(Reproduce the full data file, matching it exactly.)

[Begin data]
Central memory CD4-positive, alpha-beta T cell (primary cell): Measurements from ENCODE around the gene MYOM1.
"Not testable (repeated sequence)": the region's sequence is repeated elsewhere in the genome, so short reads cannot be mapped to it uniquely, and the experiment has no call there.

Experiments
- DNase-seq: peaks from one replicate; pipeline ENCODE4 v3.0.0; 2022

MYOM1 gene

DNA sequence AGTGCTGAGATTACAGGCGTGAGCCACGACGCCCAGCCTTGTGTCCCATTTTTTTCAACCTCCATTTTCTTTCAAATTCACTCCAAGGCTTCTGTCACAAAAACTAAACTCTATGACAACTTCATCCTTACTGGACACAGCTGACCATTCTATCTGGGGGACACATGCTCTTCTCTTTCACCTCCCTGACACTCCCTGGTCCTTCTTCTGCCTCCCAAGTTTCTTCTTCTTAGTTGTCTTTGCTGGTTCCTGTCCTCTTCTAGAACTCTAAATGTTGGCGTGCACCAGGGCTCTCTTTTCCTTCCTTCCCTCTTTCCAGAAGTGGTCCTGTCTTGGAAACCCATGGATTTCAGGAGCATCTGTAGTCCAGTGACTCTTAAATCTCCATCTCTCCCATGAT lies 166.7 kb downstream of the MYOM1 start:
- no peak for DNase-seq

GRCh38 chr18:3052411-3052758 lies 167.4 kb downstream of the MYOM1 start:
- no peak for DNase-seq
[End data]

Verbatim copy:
Central memory CD4-positive, alpha-beta T cell (primary cell): Measurements from ENCODE around the gene MYOM1.
"Not testable (repeated sequence)": the region's sequence is repeated elsewhere in the genome, so short reads cannot be mapped to it uniquely, and the experiment has no call there.

Experiments
- DNase-seq: peaks from one replicate; pipeline ENCODE4 v3.0.0; 2022

MYOM1 gene

DNA sequence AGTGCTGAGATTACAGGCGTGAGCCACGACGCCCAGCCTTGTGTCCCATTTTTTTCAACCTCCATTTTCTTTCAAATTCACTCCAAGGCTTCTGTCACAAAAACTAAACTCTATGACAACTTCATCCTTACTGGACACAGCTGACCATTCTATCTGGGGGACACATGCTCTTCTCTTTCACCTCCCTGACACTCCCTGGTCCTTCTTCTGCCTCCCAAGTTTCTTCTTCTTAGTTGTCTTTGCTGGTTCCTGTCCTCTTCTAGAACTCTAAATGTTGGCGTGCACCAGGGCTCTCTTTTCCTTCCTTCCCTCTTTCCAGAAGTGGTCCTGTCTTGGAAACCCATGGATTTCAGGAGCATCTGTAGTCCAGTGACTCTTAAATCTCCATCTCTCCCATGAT lies 166.7 kb downstream of the MYOM1 start:
- no peak for DNase-seq

GRCh38 chr18:3052411-3052758 lies 167.4 kb downstream of the MYOM1 start:
- no peak for DNase-seq